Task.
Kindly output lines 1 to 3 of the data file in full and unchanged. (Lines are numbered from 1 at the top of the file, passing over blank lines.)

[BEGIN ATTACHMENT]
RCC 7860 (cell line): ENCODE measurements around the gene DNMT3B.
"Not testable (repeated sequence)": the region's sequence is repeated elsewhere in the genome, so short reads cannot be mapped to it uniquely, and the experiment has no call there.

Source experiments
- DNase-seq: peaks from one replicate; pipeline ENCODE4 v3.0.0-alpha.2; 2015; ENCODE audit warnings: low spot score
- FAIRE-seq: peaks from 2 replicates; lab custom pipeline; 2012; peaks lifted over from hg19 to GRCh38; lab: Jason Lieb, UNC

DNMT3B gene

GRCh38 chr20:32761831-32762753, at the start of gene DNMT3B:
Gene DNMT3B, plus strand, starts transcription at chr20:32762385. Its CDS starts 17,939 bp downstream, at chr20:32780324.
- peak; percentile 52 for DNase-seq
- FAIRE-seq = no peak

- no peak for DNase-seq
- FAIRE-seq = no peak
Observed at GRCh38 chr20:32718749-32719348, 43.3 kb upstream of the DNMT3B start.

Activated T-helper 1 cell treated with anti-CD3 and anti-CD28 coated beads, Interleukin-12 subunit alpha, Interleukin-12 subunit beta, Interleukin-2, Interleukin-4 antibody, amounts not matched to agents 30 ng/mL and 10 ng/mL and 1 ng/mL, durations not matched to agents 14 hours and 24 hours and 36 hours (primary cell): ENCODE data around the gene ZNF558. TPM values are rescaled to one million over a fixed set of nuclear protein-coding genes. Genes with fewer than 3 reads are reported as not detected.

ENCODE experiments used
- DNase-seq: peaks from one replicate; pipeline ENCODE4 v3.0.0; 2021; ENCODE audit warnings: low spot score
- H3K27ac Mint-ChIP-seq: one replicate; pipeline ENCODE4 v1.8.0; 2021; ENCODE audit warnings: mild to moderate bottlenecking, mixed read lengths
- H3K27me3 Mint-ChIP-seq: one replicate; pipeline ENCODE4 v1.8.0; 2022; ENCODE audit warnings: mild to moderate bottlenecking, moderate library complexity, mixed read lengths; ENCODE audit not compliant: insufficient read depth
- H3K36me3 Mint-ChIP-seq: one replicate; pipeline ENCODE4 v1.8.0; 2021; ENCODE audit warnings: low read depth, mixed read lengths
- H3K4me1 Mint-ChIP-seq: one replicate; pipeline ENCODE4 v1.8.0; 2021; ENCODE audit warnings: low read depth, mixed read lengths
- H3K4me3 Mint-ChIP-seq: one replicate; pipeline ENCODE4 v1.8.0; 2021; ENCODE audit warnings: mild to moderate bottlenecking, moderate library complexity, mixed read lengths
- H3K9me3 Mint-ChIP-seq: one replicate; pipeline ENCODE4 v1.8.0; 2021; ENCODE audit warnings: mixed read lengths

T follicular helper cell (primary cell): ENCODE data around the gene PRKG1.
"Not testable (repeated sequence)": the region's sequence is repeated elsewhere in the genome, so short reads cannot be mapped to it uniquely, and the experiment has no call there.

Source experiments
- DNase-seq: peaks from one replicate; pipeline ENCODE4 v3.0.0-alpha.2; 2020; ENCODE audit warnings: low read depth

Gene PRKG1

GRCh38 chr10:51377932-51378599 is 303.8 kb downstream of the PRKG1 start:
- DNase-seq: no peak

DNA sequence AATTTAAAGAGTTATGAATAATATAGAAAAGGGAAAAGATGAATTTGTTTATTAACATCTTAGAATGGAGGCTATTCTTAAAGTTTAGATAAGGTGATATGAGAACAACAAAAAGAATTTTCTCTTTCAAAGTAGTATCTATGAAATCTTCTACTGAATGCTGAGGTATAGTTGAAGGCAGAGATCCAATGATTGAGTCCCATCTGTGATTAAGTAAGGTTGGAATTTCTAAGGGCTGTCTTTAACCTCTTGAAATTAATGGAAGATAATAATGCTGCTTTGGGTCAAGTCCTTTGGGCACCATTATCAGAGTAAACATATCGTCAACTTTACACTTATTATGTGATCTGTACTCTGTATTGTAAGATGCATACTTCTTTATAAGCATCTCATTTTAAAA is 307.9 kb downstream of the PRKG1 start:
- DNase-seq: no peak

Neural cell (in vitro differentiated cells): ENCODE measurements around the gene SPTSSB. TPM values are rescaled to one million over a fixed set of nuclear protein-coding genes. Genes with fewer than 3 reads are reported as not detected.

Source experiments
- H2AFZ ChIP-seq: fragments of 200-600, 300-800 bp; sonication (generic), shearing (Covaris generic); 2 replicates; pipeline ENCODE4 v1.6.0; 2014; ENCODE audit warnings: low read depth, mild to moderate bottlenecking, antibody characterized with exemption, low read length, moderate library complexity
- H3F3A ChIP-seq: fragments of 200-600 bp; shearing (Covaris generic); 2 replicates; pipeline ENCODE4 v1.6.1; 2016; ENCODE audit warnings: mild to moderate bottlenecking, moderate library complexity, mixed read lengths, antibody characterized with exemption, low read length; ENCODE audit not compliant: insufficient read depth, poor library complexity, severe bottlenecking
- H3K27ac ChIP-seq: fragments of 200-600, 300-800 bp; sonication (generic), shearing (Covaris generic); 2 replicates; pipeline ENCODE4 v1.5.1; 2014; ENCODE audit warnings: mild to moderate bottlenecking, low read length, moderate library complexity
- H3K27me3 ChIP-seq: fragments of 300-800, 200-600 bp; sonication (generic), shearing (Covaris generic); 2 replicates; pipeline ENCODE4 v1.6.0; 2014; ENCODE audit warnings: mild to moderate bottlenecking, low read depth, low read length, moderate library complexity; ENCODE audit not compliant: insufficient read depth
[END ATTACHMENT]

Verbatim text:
RCC 7860 (cell line): ENCODE measurements around the gene DNMT3B.
"Not testable (repeated sequence)": the region's sequence is repeated elsewhere in the genome, so short reads cannot be mapped to it uniquely, and the experiment has no call there.

Source experiments